I’m forever on the lookout for stories that are not only well-written and deeply romantic, but that are also fresh, textured, unique and wonderfully quirky in their own way, so when I stumble upon a book that ‘ticks’ all the boxes—a book that is as quietly unsettling as it is tender, as emotionally gripping as it is witty—I get all giddy inside. A ghost-hunting adventure and sweeping romance in equal parts, and peppered with moments of breath-holding tension, it amazes me that this Gilded Age gem of a story is a debut effort. It’s a moving, evocative, beautifully told and, at times, chilling read, and even when I desperately wanted to speed ahead to find out what happens in the end, I made myself savour every exquisite last word of it.
She wanted something for herself. She wanted to do something herself, something big, to show herself she could. To show the world she could.
After twelve years of living abroad, Alva Webster has returned home to New York City not only as a widow, but also as a woman whose name had been dragged through the headlines of scandal sheets all across Europe, whispering of wicked doings and shocking affairs following her separation from her abusive husband. With a severely depleted fortune at her disposal and the kind of scandalous reputation that has made her a social pariah even among her own family, Alva is eager to make a fresh start in life, and restoring Liefdehuis, a crumbling mansion in upstate New York, proves to be the perfect opportunity for the disgraced widow to show the world she could do more and be more than everyone expected her to be. But it doesn’t take long for Alva to discover that stories of ghostly visions have surrounded Liefdehuis for more than five decades, and that as long people keep believing that Liefdehuis is haunted, her restoration project would never make it off the ground.
“We’re here, she’s here, and she just bought a house with a surprisingly modern ghost story—when was the last time you heard one that originated in the last fifty years? It sounds like the perfect test case for my theories.”
The solution to her problem comes in the form of Professor Samuel Moore—one of the most renowned scientists in the country, and one of the most brilliant ones, too—who, intrigued by the many recent ghostly accounts connected to Liefdehuis, wishes to use the house as a test case for his theories about the afterlife. Sceptical at first but unable to resist Sam’s boyish exuberance, Alva agrees to let the eccentric professor decipher the mystery behind the ghostly visions that haunt her new home. But as something begins making itself at home amongst Alva’s deepest terrors, she finds herself strangely drawn to the foreboding mansion, her unexpected connection with the house taking root deep in her mind. Because if there is one thing that Alva Webster knowns all too well is the ache of loneliness, and something inside her keeps whispering to her that whatever presence haunts the halls of Liefdehuis, it knows that ache all too well, too.
It didn’t matter if she was afraid of the darkness; it didn’t matter if her imagination conjured up horrifying fantasies. It didn’t matter if she screamed and fainted every time she walked through the damn front door. Liefdehuis needed her, and she needed it.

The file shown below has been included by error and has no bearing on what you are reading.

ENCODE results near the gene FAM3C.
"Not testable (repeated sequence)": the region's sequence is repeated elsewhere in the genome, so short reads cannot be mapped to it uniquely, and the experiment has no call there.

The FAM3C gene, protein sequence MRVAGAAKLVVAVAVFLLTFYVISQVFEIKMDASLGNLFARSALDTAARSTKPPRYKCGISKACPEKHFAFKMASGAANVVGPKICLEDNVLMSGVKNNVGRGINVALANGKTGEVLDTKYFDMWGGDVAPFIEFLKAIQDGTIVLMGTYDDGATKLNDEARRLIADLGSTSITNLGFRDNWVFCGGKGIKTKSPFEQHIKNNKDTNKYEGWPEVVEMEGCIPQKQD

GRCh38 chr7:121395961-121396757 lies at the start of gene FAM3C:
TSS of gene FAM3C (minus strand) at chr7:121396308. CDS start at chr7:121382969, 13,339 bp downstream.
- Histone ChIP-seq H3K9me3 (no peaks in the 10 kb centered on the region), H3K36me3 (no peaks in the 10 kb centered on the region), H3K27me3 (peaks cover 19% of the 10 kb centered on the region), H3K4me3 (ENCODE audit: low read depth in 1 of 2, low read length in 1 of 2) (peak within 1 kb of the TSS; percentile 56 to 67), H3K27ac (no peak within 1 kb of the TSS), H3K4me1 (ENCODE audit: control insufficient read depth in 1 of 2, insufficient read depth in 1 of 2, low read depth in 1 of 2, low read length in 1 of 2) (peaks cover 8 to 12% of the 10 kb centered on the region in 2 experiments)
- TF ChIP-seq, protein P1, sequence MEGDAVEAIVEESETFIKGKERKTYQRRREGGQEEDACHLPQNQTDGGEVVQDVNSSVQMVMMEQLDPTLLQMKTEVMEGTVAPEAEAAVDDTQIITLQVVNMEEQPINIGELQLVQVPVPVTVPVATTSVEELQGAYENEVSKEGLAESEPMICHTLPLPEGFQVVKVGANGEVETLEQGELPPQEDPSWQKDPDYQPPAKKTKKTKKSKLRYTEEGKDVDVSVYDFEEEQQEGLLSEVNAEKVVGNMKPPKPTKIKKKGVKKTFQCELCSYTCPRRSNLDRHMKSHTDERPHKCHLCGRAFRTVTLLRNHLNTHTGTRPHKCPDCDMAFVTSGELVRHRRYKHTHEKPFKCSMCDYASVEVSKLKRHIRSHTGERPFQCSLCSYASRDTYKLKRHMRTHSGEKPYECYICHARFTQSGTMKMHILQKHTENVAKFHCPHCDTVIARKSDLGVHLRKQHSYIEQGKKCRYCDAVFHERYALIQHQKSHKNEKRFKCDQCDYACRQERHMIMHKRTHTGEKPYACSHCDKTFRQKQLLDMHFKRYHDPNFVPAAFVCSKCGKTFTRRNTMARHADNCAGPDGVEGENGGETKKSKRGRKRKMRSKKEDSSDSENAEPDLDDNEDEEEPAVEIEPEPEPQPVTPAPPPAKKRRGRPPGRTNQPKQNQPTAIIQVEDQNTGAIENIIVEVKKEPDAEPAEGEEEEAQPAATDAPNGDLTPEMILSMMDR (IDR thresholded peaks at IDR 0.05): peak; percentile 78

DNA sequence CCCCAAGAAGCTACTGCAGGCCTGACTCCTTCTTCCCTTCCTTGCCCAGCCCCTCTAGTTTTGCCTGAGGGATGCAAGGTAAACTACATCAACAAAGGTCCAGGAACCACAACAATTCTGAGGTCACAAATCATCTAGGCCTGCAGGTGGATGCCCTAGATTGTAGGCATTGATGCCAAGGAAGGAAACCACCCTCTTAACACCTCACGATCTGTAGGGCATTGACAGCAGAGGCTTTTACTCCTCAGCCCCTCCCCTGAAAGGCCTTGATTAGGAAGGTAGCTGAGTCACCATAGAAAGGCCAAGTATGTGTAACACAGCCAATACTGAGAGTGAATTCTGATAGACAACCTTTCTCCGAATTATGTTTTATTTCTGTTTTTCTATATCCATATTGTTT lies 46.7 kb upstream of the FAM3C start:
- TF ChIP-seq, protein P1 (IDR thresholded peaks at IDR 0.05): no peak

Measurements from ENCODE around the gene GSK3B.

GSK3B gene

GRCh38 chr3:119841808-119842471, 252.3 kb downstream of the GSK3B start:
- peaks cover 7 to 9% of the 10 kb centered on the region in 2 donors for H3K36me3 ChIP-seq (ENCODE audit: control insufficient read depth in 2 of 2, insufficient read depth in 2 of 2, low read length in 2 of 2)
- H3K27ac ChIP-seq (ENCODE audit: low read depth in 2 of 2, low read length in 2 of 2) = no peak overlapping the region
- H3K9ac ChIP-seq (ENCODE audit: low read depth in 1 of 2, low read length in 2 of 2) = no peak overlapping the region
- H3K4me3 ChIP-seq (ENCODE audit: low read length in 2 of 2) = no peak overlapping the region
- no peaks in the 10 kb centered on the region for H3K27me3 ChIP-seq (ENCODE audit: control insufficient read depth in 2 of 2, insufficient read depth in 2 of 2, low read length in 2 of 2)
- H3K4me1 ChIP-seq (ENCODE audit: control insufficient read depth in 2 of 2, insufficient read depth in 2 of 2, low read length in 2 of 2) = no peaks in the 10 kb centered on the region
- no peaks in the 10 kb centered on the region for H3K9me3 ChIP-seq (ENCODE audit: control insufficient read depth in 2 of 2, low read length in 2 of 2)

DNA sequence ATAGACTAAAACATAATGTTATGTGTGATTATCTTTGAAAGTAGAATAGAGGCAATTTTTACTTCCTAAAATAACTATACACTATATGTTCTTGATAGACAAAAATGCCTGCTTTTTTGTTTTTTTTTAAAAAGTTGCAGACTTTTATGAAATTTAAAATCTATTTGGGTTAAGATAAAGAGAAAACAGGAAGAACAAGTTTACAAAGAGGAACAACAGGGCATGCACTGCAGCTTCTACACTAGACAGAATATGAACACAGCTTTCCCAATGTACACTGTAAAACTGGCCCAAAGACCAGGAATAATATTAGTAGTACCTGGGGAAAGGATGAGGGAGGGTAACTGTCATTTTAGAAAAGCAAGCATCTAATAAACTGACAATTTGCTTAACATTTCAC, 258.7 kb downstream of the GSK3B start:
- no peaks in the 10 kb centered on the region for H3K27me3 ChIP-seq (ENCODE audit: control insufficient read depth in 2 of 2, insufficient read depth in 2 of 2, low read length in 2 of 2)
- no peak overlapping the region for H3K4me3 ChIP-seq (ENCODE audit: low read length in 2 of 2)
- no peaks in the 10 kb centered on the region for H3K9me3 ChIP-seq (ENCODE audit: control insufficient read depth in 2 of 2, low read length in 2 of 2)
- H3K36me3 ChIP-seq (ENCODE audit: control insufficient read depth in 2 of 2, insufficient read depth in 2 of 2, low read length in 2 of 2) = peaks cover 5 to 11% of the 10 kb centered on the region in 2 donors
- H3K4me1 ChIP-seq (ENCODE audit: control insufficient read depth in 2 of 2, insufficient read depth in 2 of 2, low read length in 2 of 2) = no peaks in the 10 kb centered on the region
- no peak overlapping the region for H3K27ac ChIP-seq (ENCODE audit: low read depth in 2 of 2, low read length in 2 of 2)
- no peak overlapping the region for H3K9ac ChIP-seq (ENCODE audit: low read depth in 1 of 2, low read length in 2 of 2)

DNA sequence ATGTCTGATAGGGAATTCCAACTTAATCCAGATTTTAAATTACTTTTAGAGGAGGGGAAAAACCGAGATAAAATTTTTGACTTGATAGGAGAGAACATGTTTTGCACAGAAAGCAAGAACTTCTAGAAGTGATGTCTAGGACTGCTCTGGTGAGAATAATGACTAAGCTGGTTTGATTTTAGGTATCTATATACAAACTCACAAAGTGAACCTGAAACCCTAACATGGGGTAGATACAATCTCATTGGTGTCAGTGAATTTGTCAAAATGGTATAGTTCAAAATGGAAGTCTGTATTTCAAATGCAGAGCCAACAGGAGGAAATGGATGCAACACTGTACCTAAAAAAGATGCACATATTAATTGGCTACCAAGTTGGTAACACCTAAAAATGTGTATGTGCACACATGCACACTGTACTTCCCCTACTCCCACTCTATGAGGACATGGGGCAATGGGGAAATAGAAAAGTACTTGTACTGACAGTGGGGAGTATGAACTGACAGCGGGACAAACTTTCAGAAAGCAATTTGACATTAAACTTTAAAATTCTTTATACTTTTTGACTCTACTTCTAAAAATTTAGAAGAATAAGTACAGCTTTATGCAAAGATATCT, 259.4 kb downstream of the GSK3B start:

While their sexual attraction was instantaneous, the emotional bond between Alva and Sam only continues to grow as they get to know one another better. In Alva, Sam discovers a woman who is often stoic and reserved when in public, but who secretly yearns for love and human connection; and in Sam, Alva finds something rare and unique in her experience—a genuinely good man. Sam is kind, gentle, open, and loving, and while her heart would give anything to be held forever by a man like him, Alva’s painful past has taught her not to trust her heart again, even if it means walking away from the best man she’s ever known. But as they start unlocking the mystery of the ghost of Liefdehuis, Alva also learns that to truly begin living on her own terms, she must trust herself to risk it all for love.
“This isn’t about real life. Real life is people leaning on each other when things are hard. It’s loving each other so much there’s no question about facing things together. It’s fighting for each other and with each other and being damned grateful for every morning you wake up together. I’ve seen real life, and it’s not what you’re choosing. You’re choosing fear, and control, because you don’t want to get hurt again.”
Even though much of the plotline focuses on the romantic connection between the characters, the story is imbued with dark menace cover to cover, leaving us uncertain until the very end as to what is really going at Liefdehuis. There is something eminently satisfying about a book that makes you feel so much, and so deeply for the characters, a book that makes you laugh even while you’re looking over your shoulder, just in case something is creeping up behind you. If gripping romance with a gothic edge and a dash of the supernatural happens to be your thing, then this is the perfect novel for you. And even if it isn’t, give this book a try anyway because it might just blow your mind like it did mine.
“It would be too horrible,” she said, her voice rigidly composed. “That a person who tormented you in life could come back to torment you after death. If I—if people believed that, they wouldn’t be able to go on.”